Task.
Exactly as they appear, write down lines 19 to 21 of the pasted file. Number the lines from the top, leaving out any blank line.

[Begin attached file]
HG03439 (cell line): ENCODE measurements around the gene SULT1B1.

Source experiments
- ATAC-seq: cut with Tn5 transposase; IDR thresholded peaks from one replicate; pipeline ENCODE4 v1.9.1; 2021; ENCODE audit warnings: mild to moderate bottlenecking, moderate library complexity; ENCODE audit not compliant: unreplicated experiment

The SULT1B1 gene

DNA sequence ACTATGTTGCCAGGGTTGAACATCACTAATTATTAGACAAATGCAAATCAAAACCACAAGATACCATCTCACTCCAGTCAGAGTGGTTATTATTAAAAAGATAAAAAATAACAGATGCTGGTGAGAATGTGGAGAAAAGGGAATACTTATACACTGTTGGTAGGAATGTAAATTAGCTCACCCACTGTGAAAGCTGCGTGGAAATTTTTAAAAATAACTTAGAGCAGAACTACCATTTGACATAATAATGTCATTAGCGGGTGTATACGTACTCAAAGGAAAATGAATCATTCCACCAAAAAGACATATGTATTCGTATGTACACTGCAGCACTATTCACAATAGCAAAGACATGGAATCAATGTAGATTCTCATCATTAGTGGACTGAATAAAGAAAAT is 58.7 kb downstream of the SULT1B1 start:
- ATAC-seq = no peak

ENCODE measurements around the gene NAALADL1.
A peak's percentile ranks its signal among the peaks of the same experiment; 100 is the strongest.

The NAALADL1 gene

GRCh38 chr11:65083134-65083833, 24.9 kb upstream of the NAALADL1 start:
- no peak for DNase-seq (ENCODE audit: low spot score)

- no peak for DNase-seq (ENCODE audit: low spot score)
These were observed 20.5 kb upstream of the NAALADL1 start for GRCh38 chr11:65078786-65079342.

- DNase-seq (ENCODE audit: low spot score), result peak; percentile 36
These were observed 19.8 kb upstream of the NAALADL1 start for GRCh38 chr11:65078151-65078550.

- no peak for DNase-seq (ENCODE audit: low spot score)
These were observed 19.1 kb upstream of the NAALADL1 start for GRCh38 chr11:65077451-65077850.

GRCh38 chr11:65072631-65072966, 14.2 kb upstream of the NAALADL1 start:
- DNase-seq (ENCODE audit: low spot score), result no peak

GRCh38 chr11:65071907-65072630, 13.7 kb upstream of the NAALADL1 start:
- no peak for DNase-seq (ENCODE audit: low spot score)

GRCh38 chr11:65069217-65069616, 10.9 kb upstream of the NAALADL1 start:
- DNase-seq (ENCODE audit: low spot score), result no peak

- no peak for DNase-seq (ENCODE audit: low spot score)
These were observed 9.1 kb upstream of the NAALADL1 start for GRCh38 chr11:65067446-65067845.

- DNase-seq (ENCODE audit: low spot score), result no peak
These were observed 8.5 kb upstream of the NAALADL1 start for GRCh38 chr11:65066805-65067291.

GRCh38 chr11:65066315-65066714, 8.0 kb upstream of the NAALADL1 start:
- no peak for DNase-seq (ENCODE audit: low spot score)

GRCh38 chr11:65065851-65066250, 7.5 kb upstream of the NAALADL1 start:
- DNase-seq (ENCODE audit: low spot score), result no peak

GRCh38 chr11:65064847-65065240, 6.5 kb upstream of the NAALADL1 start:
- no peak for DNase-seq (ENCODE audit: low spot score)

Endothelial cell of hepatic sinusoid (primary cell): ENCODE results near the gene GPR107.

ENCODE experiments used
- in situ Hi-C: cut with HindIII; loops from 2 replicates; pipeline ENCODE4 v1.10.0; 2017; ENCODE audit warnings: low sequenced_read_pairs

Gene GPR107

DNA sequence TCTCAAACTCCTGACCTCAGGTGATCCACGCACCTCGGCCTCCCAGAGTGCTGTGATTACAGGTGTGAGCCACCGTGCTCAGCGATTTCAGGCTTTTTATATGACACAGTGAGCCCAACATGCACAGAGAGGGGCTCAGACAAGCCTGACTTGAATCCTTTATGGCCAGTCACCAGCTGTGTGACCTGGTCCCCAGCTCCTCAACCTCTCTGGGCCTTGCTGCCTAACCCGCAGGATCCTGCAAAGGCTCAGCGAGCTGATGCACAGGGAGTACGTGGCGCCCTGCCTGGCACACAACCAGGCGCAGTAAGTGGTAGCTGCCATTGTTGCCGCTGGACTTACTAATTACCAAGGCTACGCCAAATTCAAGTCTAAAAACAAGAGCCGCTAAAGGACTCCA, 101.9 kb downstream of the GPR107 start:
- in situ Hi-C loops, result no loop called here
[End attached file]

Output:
- DNase-seq (ENCODE audit: low spot score), result no peak

GRCh38 chr11:65071907-65072630, 13.7 kb upstream of the NAALADL1 start:
- no peak for DNase-seq (ENCODE audit: low spot score)